Graham Reid | | 5 min read
Among the many remarkable things about the Beatles' short but crowded career in the global eye was that despite touring, recording, making films, doing interviews, filming clips of songs for broadcast (the precursors of video clips) and so much more, they managed to keep going in to the BBC studios to record radio shows.
They first recorded for the Beeb before they had a record contract (through the belief, insistence and dedication of their manager Brian Epstein) and carried on through until June '65: they made 275 recordings of 88 different songs.
Some of those songs were released on the two sets of The Beatles, Live at the BBC.
And beyond that, every Christmas during the lifespan of the band from 1963 to 1970 they recorded Christmas messages for their British fans which were sent out of flexidiscs through the fan club.
Those recordings -- some pretty slapdash, some very funny -- were eventually collected on a semi-official album, but they were also snapshots of how the members were changing in personalities along with the musical changes.
What was at first funny and heretical became more removed and even fractious.
As a series of annual updates of the state of the Beatles' nation they are curios but interesting nonetheless.
We begin at the beginning . . .
With Sgt Pepper being a landmark six months previous they showed the same ambition for this Christmas message where they adopt another persona (The Ravellers) and gently mock the BBC itself.
And of course it came in a cover emblematic of its psychedelic period.
It was the last time they would be so unified at Christmas.
Christmas Time is Here Again
The Beatles Sixth Christmas Record (1968)
By the following year, The Beatles Sixth Christmas Records, showed a band going very much their separate ways. Kenny Everett was given the task of knitting together a Christmas disc out of the bits the Beatles recorded separately.
McCartney sings a downbeat acoustic number and Lennon recites more of his distinctive punning prose ("Jock and Yono" and "Once Upon a Pool Table").
It is like The White Album in a Christmas guise. Tiny Tim plays "Nowhere Man."!
The Beatles Seventh Christmas Record (1969)
And by now it is all over bar the litigation!
Everett again weaves together a Christmas record with messages by four men who are almost past caring for the band, the project and each other. Ringo plugs the movie he is in (The Magic Christian), Lennon and Ono talk to each other, McCartney offers a Christmas jingle and Harrison sounds like he'd rather be elsewhere (and by this time he usually was).
It was the final Beatles' record for Christmas because by 1970 they were no more.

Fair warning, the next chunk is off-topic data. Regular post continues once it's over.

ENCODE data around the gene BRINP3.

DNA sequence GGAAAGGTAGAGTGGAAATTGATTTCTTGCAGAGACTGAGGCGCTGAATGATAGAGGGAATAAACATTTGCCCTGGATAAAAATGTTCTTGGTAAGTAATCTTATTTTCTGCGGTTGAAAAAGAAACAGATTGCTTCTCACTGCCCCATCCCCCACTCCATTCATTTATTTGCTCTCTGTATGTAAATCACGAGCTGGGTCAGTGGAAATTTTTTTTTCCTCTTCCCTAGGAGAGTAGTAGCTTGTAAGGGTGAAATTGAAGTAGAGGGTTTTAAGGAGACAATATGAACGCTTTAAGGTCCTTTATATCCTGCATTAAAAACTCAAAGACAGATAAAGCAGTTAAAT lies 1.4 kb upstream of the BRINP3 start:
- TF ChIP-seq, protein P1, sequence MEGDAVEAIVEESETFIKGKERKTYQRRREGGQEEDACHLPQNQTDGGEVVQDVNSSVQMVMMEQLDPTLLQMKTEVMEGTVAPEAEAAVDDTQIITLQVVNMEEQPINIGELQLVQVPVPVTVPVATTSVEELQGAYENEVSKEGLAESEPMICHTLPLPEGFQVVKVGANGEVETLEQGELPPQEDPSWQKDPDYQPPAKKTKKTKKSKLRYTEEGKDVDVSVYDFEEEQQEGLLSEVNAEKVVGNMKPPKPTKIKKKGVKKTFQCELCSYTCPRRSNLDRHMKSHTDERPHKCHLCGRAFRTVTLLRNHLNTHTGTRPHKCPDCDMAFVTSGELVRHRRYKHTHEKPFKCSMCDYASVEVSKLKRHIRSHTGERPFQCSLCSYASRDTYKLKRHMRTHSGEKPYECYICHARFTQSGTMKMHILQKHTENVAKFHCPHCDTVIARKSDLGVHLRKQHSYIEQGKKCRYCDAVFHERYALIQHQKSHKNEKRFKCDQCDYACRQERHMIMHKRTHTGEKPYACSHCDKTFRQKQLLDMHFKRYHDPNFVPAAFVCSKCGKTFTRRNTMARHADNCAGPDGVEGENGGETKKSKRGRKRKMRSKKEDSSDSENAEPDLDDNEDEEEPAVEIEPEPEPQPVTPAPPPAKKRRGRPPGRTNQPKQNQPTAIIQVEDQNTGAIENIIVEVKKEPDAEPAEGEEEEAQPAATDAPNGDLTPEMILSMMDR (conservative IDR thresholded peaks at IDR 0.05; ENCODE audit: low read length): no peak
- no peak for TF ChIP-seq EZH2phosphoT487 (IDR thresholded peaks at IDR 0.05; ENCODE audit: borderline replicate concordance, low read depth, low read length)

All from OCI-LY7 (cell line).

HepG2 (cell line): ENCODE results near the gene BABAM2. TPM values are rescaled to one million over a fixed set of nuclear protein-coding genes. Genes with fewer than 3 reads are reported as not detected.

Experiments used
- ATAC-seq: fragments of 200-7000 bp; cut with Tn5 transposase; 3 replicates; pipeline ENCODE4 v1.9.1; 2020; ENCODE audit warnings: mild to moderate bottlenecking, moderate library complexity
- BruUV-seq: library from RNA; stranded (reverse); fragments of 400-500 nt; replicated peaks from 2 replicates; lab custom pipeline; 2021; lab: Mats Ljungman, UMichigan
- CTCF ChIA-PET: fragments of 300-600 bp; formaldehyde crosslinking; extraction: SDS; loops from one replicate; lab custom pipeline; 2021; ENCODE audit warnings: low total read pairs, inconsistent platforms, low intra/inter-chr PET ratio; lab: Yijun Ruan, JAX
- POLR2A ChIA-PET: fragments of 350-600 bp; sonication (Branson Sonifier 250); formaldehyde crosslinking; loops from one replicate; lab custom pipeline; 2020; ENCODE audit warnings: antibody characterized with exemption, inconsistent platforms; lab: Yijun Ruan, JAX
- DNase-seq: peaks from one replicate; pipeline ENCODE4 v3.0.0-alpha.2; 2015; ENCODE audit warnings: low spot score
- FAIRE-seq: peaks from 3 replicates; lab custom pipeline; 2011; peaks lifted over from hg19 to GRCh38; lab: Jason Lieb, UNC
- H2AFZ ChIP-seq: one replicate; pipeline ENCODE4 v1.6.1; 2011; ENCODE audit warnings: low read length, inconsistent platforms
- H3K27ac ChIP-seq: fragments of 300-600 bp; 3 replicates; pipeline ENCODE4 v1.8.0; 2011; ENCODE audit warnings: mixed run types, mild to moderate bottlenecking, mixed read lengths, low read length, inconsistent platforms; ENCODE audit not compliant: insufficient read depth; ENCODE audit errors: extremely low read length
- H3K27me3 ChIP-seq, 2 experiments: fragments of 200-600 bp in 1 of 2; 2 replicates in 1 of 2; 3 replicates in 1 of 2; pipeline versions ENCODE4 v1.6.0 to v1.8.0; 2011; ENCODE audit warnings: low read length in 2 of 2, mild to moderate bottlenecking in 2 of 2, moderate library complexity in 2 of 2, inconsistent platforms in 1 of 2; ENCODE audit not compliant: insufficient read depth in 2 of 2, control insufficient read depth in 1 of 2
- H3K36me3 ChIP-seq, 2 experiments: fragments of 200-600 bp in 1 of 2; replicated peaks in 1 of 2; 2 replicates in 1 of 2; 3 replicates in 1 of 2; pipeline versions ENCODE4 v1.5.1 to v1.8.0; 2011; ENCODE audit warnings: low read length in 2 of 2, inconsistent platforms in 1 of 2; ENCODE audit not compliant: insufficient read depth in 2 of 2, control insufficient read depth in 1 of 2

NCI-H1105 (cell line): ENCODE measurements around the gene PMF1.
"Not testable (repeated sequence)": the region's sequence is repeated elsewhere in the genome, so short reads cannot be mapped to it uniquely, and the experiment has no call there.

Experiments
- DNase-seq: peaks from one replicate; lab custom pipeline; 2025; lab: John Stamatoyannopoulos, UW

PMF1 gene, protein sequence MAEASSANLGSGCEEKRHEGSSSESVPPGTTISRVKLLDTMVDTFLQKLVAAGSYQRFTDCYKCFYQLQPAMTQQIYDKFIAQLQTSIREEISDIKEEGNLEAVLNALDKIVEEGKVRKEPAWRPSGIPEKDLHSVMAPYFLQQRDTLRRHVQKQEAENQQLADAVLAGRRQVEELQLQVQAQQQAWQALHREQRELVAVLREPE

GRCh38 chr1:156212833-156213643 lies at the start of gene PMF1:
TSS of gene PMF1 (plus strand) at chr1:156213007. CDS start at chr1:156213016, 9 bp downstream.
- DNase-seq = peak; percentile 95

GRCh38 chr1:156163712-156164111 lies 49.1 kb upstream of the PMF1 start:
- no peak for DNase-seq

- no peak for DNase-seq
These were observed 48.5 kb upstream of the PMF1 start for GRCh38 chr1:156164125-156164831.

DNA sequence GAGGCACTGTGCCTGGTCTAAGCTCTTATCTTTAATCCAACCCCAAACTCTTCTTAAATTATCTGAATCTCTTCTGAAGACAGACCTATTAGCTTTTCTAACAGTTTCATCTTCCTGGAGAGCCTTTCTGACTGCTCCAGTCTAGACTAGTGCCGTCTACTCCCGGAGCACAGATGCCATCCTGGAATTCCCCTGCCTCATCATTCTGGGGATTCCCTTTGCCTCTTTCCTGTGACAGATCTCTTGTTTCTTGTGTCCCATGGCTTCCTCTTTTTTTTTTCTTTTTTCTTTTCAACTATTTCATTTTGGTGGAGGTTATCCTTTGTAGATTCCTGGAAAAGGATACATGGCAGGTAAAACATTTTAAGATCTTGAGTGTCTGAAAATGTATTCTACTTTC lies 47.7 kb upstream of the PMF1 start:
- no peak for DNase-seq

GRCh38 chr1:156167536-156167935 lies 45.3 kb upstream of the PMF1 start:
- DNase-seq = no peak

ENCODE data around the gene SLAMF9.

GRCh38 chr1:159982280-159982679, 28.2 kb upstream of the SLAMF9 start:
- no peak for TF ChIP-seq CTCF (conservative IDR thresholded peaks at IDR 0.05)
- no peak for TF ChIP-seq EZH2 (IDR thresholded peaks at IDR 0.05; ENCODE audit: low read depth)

'The Beatles' Christmas Record' (1963)
Here we hear them enjoying the first flush of fame (Love Me Do had charted in late '62 and 1963 was the year of Beatlemania in Britain)
So they are knocking about in the studio on October 17 -- with their PR man Tony Barrow feeding them leading questions -- as they put the finishing touches to songs which will appear on the chart-topping album With the Beatles released a month later.
The flexidisc was sent to approximately 30,000 fans.
'Another Beatles Christmas Record' (1964)
Under a title with some of the throwaway cyncism of their one-for-Christmas album Beatles for Sale, Another Beatles Christmas Record came at the end of the year when the band and Beatlemania went global.
Some of the cynicism comes through in the way they mock the idea of a script (although ever the pleaser McCartney thanks the fans with "Don't know where we'd be without you, really,” and Lennon gets a sharp rejoinder in!)
The membership of the British fan club had now more than doubled to 65,000 members.
'The Beatles' Third Christmas Record' (1965)
Having finished off George Harrison's somewhat morose and finger-wagging Think For Yourself which would appear on the forthcoming Rubber Soul album, they gathered around for what PR man Tony Barrow referred to as "a tradition" to send out funny messages and little self-mockery . . . which showed the confidence they had.
'Pantomime: Everywhere It's Christmas' (1966)
"We thought it was time we had entirely different approach," McCartney said . . . as befitted a band which had gone from holding hands to the psychedelic wonder of Tomorrow Never Knows in just over two years.
So now in control of the studio technology they clowned around and had a pantomime script which made fun of the traditional Christmas panto shows.
And of course here was a group who had been huge fans of The Goon Show ... and their producer George Martin had produced Spike Milligan, Peter Sellers and other comedy records.
'Christmas Time Is Here Again!' (1967)
BUT . . .
The biggest Christmas-themed hit by a former Beatle was still to come. In the years ahead Ringo would release Cristmas songs (to no effect), Harrison knocked off the dreadful New Year song Ding Dong and McCartney released a number of Yuletide songs, the most notable being the catchy Wonderful Christmas time.
But it was Lennon, perhaps the least sentimental Beatle, who delivered a hardy annual in his heartfelt -- and unfortunatelty timeless -- Happy Xmas (War is Over) in 1971.